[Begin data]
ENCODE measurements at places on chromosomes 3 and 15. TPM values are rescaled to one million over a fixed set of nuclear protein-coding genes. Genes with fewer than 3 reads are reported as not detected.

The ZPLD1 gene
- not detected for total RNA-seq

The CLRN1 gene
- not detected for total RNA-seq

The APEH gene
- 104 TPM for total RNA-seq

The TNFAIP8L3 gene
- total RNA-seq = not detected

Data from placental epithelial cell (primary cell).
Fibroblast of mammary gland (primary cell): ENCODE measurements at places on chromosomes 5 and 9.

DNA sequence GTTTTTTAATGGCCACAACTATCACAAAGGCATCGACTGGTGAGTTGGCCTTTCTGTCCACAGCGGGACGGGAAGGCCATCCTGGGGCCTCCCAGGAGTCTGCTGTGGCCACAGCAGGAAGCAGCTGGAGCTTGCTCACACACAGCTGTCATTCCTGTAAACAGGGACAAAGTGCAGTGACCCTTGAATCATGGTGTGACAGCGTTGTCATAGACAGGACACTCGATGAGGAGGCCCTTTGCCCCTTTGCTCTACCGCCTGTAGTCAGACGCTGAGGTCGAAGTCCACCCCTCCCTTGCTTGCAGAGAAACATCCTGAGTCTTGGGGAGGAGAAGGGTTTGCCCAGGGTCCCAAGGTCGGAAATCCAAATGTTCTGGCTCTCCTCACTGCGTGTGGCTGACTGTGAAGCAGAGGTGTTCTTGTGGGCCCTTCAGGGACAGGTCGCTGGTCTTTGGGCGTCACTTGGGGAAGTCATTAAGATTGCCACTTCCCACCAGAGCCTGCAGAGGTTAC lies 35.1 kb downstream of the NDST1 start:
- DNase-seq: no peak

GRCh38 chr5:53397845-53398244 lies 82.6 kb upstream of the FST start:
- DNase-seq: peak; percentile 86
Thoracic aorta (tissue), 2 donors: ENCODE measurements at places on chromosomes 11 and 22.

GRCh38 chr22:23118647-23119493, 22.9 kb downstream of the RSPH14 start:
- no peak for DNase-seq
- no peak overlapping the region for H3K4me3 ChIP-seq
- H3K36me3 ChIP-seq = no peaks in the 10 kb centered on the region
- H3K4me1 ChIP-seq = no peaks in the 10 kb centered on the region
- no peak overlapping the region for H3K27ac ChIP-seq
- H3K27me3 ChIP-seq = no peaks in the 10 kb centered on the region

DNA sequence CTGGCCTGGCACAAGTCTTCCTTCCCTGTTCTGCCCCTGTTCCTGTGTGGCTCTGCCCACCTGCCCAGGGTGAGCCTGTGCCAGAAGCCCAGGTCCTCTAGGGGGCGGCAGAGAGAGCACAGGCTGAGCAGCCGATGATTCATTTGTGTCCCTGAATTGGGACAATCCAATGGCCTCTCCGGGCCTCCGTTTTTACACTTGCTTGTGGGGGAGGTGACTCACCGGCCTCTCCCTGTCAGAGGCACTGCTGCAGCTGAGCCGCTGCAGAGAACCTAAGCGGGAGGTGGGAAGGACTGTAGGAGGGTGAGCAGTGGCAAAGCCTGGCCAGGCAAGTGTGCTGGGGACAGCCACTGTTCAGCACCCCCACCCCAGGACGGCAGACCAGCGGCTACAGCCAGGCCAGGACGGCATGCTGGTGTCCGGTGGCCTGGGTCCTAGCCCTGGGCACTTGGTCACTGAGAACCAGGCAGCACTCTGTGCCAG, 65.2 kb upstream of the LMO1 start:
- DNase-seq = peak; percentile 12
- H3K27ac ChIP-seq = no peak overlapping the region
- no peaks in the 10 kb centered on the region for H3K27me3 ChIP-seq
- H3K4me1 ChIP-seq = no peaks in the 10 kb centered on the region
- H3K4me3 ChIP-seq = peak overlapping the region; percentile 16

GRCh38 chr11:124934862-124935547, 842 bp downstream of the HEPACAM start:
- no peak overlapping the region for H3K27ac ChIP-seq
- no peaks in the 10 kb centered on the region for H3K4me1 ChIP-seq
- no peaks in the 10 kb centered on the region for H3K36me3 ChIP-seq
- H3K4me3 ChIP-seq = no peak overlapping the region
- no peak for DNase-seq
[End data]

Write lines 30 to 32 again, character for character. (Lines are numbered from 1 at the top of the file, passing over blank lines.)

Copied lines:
GRCh38 chr11:124934862-124935547, 842 bp downstream of the HEPACAM start:
- no peak overlapping the region for H3K27ac ChIP-seq
- no peaks in the 10 kb centered on the region for H3K4me1 ChIP-seq